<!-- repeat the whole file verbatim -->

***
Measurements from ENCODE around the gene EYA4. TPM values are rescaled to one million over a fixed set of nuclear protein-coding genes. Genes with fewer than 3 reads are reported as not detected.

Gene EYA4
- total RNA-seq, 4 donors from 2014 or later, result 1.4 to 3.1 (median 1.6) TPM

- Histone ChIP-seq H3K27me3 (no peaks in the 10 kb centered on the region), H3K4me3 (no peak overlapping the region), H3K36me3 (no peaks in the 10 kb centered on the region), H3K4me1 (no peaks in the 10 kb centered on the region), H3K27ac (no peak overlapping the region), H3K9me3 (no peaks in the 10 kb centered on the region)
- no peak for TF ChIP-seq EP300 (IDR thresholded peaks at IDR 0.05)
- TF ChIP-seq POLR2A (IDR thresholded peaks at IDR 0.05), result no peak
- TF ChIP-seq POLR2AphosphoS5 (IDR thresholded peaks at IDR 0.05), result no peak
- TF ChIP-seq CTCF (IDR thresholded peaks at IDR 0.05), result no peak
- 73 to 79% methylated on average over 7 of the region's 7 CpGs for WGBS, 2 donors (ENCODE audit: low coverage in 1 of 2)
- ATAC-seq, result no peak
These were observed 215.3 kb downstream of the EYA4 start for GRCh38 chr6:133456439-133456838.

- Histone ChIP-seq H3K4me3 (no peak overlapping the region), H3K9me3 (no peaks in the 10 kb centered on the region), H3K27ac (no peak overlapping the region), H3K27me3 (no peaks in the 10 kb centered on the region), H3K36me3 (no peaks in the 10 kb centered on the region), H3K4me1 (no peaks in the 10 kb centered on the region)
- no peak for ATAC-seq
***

Measurements from ENCODE around the gene EYA4. TPM values are rescaled to one million over a fixed set of nuclear protein-coding genes. Genes with fewer than 3 reads are reported as not detected.

Gene EYA4
- total RNA-seq, 4 donors from 2014 or later, result 1.4 to 3.1 (median 1.6) TPM

- Histone ChIP-seq H3K27me3 (no peaks in the 10 kb centered on the region), H3K4me3 (no peak overlapping the region), H3K36me3 (no peaks in the 10 kb centered on the region), H3K4me1 (no peaks in the 10 kb centered on the region), H3K27ac (no peak overlapping the region), H3K9me3 (no peaks in the 10 kb centered on the region)
- no peak for TF ChIP-seq EP300 (IDR thresholded peaks at IDR 0.05)
- TF ChIP-seq POLR2A (IDR thresholded peaks at IDR 0.05), result no peak
- TF ChIP-seq POLR2AphosphoS5 (IDR thresholded peaks at IDR 0.05), result no peak
- TF ChIP-seq CTCF (IDR thresholded peaks at IDR 0.05), result no peak
- 73 to 79% methylated on average over 7 of the region's 7 CpGs for WGBS, 2 donors (ENCODE audit: low coverage in 1 of 2)
- ATAC-seq, result no peak
These were observed 215.3 kb downstream of the EYA4 start for GRCh38 chr6:133456439-133456838.

- Histone ChIP-seq H3K4me3 (no peak overlapping the region), H3K9me3 (no peaks in the 10 kb centered on the region), H3K27ac (no peak overlapping the region), H3K27me3 (no peaks in the 10 kb centered on the region), H3K36me3 (no peaks in the 10 kb centered on the region), H3K4me1 (no peaks in the 10 kb centered on the region)
- no peak for ATAC-seq